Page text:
Dubbed the “Times Square in the Sky,” the Brooklyn Bridge promenade remains the borough’s most popular attraction, experiencing an increase in pedestrian volume by 275 percent between 2008 and 2015. The New York City Department of Transportation released a report on Friday that details ways to reduce the growing congestion of cyclists, pedestrians and vendors on the promenade. After hiring the consulting term AECOM over a year ago to conduct an engineering study aimed at improving safety, DOT has finally outlined steps to be taken in order to limit crowds. As the New York Times reported, the city is exploring ideas like building a separate bike-only entrance to the Manhattan side of the bridge, possibly expanding the width of the promenade and reducing the number of vendors allowed to sell goods, while restricting where they can sell them.
For 134 years, the Brooklyn Bridge has remained a beloved and iconic piece of New York City’s infrastructure. However, over the years its popularity has soared, creating unsafe, overcrowded conditions for walkers, bikers and selfie-takers. The Times found 32,453 pedestrians cross the bridge on average every weekend, compared to just 14,145 in 2011. Cyclist crossings have also increased, jumping from 2,981 in 2011 to 3,147 on average each weekday.
After AECOM studied the structural feasibility of expanding the promenade deck between the tower towers, they found the expansion would add additional weight, with the heaviest coming from an increase in pedestrians. As a result of their study, AECOM recommends the cables be inspected before considering a deck expansion. This could take about two years to fully inspect.
While the inspection of the cables is underway, DOT will begin to enforce vending regulations on the promenade. According to the report, vendors located at the entrances create bottlenecks that cause pedestrian traffic to spill over into the bike lane. New rules from DOT, which will go under a public review process and are subject to change, aim to curb the number of vendors near the bridge.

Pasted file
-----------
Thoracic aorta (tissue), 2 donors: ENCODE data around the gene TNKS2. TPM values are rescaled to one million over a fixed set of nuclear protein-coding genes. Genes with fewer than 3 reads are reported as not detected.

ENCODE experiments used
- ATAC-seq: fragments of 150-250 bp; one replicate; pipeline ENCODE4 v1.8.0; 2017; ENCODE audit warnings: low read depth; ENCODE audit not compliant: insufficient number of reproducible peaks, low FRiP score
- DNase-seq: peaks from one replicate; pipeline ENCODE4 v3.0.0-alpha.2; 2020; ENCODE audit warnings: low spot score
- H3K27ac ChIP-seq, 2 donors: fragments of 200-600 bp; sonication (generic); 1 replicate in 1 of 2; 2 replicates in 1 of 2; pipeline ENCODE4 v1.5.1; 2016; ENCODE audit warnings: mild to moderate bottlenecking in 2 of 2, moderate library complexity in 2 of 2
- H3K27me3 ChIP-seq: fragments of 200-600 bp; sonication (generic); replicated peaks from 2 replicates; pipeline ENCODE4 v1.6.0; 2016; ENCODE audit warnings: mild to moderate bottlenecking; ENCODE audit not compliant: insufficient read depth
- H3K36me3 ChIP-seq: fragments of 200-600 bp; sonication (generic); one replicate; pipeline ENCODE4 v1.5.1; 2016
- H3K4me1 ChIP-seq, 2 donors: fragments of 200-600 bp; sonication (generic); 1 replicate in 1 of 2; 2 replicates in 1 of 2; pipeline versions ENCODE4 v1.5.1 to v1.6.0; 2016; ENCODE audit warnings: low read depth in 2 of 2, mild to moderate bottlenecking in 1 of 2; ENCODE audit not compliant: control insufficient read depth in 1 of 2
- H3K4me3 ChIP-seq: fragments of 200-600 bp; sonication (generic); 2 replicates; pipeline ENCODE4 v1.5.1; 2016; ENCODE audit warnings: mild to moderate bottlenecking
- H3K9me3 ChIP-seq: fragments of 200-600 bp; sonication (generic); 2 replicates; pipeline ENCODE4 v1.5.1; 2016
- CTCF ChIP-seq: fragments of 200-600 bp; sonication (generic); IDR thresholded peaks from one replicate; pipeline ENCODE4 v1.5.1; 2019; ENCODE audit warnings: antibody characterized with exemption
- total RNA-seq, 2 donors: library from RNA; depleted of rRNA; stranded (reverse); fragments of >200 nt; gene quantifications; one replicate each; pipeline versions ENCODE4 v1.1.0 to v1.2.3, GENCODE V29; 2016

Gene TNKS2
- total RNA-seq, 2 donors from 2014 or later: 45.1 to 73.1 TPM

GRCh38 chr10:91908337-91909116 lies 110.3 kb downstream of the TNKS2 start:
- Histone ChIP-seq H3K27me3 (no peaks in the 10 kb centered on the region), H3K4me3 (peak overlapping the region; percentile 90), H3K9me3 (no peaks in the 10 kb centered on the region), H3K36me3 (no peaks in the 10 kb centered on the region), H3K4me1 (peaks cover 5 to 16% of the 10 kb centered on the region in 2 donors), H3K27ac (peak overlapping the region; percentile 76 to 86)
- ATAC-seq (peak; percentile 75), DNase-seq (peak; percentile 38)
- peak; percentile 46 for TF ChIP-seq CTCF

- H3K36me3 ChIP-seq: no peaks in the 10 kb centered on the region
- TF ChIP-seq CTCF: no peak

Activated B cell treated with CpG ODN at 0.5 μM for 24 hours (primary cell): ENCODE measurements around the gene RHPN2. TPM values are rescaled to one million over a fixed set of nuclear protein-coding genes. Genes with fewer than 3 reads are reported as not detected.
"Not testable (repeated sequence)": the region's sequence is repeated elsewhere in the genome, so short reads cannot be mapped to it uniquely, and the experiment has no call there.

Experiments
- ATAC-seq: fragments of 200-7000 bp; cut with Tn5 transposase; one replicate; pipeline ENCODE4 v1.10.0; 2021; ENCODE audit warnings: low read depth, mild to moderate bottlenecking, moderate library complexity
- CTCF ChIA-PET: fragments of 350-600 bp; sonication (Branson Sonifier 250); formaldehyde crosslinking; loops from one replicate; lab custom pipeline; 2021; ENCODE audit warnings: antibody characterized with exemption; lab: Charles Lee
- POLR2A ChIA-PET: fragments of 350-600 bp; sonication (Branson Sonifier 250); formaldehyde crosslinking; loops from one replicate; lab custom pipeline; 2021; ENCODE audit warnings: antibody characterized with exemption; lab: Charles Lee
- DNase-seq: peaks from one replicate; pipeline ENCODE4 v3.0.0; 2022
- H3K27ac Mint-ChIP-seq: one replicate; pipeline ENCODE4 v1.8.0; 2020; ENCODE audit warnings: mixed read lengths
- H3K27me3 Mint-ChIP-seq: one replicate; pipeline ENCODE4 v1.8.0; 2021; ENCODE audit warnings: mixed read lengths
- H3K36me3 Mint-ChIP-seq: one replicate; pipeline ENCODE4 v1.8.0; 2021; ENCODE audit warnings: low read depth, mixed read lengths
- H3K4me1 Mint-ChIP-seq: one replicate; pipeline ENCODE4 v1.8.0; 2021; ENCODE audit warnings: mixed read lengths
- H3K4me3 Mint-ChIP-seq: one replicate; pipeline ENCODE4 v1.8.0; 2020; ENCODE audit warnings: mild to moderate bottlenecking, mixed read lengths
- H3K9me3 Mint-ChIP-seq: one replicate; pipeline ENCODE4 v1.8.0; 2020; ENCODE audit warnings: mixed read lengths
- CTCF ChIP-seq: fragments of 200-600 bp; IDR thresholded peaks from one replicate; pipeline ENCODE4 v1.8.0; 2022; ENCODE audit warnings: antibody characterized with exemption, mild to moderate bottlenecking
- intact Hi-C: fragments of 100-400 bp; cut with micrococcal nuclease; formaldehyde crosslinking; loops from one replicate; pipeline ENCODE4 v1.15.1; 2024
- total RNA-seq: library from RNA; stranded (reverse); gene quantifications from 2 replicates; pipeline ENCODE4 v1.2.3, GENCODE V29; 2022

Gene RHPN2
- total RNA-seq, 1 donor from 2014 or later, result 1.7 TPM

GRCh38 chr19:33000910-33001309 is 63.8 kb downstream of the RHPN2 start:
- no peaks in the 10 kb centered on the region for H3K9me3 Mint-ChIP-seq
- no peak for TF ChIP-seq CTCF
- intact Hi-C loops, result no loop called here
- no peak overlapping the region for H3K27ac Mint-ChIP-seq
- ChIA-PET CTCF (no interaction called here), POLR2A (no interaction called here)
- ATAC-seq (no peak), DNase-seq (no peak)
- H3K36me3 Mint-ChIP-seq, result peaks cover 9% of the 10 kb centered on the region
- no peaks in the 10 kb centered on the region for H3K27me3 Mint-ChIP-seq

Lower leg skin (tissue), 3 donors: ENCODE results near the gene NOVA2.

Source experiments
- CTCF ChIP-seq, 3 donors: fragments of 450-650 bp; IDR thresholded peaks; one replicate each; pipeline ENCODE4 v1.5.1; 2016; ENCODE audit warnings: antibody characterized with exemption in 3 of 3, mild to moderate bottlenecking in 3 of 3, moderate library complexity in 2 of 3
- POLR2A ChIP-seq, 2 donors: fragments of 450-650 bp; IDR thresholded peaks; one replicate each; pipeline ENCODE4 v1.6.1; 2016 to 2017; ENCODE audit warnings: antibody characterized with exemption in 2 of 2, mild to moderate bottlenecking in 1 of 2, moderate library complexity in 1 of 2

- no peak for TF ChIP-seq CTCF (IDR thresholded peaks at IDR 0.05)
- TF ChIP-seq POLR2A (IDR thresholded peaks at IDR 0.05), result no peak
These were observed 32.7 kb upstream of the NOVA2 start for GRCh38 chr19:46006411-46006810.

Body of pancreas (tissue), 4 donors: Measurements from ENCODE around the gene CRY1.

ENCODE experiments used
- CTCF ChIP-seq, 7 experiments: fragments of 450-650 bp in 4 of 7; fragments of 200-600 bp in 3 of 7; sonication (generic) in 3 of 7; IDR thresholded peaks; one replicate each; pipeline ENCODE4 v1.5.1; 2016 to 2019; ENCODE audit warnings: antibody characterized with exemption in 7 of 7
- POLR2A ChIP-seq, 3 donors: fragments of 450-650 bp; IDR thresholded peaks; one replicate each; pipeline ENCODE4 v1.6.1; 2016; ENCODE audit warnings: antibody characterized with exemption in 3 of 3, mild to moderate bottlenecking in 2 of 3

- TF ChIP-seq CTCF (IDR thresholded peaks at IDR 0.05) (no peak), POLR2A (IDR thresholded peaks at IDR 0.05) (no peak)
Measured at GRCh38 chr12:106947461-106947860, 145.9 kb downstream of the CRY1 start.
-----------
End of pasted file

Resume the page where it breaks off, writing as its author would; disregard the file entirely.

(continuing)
As part of a 2018 street improvement project, Park Row will be re-opened to pedestrians and bikes, with a two-way protected lane and 12,000-square-foot pathway for walkers. Graphics to help navigate will be placed on the stairs of the bridge and at Frankfort Street for pedestrians. DOT is also exploring the conversion of a closed Park Row exit ramp into a bike lane, designated for bikes only.
The report dismissed an idea to turn an existing lane into a bike lane, finding the inbound lane reduction cuts vehicle capacity in half for both entrances. The study found this would actually create a mile-long line of traffic and affect the street network of downtown Brooklyn.
The executive director of Transportation Alternatives, Paul Steely White, told the Times he hopes DOT reassess its dismissal of the new bike lane. “Improving the entrances is welcome, but you’re not doing enough to address the core problem that there is not enough space for pedestrians and bikers on the bridge itself,” White said. “Generally, cars are still coming first and bikers and pedestrians are left to fight over the leftovers.”